Next, additional of the powder material, the same in composition as that of the powder bed, is dropped onto the translating bed so as to cover the upper portion of the drops thereby to surround the drops with the powder material. This is shown at B, the reference numeral 10 schematically indicating means, such as a sloped chute, positioned above the powder layer and immediately downstream from where the drops of liquid are dropped onto the powder layer, for dropping the additional powder material onto and over the drops of liquid. At step B, there is also depicted the outset of the coalescence of the powder material onto the drops of liquid to form the shell 11. Step C shows the expansion of the powder shell 11 by reason of the reaction of the acid in the liquid with the sodium bicarbonate or the like in the powder. The translating bed can be exposed to heat lamps commencing immediately downstream from the point where the additional powder is dropped onto the bed so as to regulate the temperature of the bed to cause the evaporation of the liquid. After the hollow pellets are formed on the translating bed, it is then only a matter of removing the hollow pellets from the powder material, and this can be easily accomplished by screening the powder such that the hollow pellets are removed therefrom. The remaining powder on the belt can then be recirculated. Of course, the hollow pellets removed from the bed can then be further processed, as by a firing operation, all as described earlier.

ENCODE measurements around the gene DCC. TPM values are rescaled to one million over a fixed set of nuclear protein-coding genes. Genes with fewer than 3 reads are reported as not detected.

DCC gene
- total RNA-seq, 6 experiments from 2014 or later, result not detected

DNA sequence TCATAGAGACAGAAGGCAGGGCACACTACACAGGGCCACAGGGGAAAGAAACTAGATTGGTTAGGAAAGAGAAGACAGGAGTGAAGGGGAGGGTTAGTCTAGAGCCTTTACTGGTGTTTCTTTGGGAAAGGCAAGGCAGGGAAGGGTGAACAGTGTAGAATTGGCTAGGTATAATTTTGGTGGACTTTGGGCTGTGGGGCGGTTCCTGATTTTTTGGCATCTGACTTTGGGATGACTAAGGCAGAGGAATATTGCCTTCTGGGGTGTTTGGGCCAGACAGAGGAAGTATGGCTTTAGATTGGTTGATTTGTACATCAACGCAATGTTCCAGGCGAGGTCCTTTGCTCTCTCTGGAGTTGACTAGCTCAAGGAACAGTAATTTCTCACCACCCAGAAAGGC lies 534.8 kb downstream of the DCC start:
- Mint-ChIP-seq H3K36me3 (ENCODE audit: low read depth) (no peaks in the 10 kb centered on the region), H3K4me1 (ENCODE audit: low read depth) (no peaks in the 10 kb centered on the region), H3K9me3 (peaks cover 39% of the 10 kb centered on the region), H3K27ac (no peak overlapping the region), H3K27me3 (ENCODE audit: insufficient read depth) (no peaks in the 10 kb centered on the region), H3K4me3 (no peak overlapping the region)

Using a variation of the embodiment just described in conjunction with FIG. 3, the pellets can, if desired, be manufactured such that they have an opening at one side thereof. This can be accomplished either by the elimination of the step of dropping additional powder material over the tops of the drops or by only dropping so much additional powder material over the drops as to not completely cover the drops with the additional powder material. That is, when the additional powder material deposited over the drops of liquid is not so much as to completely surround the drops with the powder, the expansion of the pellets by way of a generation of gas results in the formation of an opening at the top of each pellet as it lies on the bed. This is shown in FIG. 4 which is a view the same as that shown in Step C of FIG. 3 except that the hollow pellet of FIG. 4 has an opening 12 because of the lack of sufficient powder to completely surround the drop of liquid dropped onto the bed. Of course this embodiment is useful if it is desired to have pellets with communication, or increased communication, between the exterior and the hollow interior thereof.